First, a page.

Desertion in divorce occurs when one spouse leaves without your consent and ignores communication. The abandonment must be without your agreement. Desertion doesn’t apply if your spouse went to care for a sick relative. You must find your spouse or wait five years to divorce. PI UK offers excellent tracing services to discover your spouse using their name, old phone number, and final address.

Desertion applies if your spouse leaves you for at least two years in the past 2.5 years without your consent and dissolves the relationship. This rationale applies if your spouse returns to work for less than six months in the past 2.5 years. Working overseas, participating in the military, or living abroad with your commitment to return after the given term are not valid reasons to leave.

4. Two Years Separation With Consent

If you both agree, you can get a divorce after two years of being apart. You can show that you’re not a pair if you live together but don’t share a bed or food. If the Respondent agrees, two years of separation with consent will lead to a divorce. If both people agree, living apart for more than two years can lead to divorce. But the wait might be unbearable if you want to end things faster.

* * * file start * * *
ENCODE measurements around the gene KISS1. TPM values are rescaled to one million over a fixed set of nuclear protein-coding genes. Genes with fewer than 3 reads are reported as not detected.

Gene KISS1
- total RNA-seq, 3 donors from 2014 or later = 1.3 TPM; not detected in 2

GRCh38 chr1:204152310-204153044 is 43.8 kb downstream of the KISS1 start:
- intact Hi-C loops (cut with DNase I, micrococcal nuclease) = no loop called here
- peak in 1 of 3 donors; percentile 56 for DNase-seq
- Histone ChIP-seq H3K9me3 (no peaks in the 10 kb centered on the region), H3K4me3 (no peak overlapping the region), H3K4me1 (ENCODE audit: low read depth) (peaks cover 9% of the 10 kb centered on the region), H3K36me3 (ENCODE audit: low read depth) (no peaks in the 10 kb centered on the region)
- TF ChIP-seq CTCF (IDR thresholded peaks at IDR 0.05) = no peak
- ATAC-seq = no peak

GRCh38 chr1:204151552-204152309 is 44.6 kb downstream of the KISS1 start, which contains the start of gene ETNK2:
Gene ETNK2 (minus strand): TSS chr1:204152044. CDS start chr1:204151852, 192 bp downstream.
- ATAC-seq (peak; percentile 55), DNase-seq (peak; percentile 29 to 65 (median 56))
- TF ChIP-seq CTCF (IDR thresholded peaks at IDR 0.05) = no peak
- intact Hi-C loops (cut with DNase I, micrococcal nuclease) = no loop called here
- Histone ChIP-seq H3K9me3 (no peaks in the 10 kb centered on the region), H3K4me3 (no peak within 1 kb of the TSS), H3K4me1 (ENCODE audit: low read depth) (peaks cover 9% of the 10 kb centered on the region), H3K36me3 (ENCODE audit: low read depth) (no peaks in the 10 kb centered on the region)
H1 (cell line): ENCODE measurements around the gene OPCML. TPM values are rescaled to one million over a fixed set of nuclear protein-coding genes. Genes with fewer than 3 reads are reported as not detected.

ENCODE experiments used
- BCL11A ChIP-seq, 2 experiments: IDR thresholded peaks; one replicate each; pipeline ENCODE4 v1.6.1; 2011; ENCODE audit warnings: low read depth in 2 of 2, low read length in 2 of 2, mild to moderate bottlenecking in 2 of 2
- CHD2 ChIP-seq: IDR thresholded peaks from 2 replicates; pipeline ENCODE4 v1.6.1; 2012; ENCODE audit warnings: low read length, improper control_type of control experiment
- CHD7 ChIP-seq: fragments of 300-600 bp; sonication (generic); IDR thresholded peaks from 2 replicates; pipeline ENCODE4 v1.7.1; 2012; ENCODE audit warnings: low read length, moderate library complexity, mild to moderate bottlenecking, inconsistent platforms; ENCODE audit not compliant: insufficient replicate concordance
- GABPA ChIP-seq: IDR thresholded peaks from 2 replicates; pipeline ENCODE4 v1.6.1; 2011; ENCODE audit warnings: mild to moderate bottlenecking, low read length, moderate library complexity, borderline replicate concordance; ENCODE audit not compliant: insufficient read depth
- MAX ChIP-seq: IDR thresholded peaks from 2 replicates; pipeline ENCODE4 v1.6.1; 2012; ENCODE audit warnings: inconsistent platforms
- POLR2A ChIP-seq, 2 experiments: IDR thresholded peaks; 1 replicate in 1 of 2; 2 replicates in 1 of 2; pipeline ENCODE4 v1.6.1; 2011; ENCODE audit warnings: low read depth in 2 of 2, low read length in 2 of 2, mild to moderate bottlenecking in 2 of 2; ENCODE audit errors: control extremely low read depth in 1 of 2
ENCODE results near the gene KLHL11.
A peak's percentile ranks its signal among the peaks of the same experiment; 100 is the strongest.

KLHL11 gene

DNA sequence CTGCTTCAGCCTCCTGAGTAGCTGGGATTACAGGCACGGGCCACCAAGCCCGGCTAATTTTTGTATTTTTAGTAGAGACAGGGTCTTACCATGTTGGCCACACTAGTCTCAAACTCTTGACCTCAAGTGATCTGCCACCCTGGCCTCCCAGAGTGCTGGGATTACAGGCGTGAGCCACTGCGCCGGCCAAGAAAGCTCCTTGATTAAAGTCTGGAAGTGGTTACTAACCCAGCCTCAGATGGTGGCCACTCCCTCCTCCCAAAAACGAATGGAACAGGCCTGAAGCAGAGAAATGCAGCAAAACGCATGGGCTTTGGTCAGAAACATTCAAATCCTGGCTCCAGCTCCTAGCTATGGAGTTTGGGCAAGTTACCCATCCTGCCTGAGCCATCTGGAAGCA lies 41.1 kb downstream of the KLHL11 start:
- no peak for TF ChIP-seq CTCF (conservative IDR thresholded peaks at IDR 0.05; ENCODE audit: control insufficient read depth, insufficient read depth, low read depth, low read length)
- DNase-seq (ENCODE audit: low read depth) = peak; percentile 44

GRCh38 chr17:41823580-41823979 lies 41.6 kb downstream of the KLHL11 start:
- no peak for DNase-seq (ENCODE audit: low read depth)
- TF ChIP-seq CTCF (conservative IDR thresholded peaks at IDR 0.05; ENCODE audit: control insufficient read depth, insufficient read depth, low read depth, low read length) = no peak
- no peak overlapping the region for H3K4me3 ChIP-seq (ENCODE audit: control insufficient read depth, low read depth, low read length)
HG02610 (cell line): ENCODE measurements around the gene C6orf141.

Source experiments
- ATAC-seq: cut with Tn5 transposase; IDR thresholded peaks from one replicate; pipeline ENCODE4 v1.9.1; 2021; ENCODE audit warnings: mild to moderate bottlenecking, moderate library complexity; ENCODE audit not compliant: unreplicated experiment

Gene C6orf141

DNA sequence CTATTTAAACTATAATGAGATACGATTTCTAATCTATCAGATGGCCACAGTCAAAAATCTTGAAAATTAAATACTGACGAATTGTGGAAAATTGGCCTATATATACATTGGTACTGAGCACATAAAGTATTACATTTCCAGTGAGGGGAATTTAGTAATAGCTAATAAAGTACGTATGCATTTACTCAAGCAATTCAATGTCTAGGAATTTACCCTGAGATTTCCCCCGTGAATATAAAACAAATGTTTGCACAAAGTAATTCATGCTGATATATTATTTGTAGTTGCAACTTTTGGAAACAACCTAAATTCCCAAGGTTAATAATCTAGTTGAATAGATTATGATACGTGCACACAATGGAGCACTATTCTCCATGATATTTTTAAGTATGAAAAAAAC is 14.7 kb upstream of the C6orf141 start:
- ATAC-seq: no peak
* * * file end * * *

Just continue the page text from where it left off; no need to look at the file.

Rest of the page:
5. Five Years' Separation Without Consent

Separation without permission for five years is the fifth divorce basis. Without the Respondent’s consent, a divorce can be granted after five years of separation. This applies when couples have lived independently for over five years, even if one does not want to divorce. Different living usually means living in other areas and living independently. This is the easiest way to divorce without the spouse’s consent. However, waiting five years is a long wait. This is commonly used when a spouse contests the divorce, and avoiding judicial processes is best.

If you need help with divorce investigations, Private Investigations UK offers professional, discreet, and confidential services to help. We’re non-judgmental and support you every step of the way. For free, friendly advice, please call 0800 002 0898. Alternatively, please fill out a contact form, and one of our agents will get back to you today.

FAQs

In the UK, divorce can be pursued on five grounds, including adultery, unreasonable behaviour, two years’ separation with consent, desertion, and five years’ separation without consent.

Deciding to divorce is deeply personal. Reflect on your feelings, seek counselling if needed, and consider factors like communication breakdown, irreconcilable differences, or the impact on your well-being and family.

UK law recognises grounds like adultery, unreasonable behaviour, desertion, and separation periods with or without mutual consent as valid reasons for divorce.

Adultery might need proof or a statement while acting unreasonably and needs examples. For separation reasons, you must spend time apart; for desertion reasons, you must show that the partner went without permission. Legal assistance is important for understanding these requirements.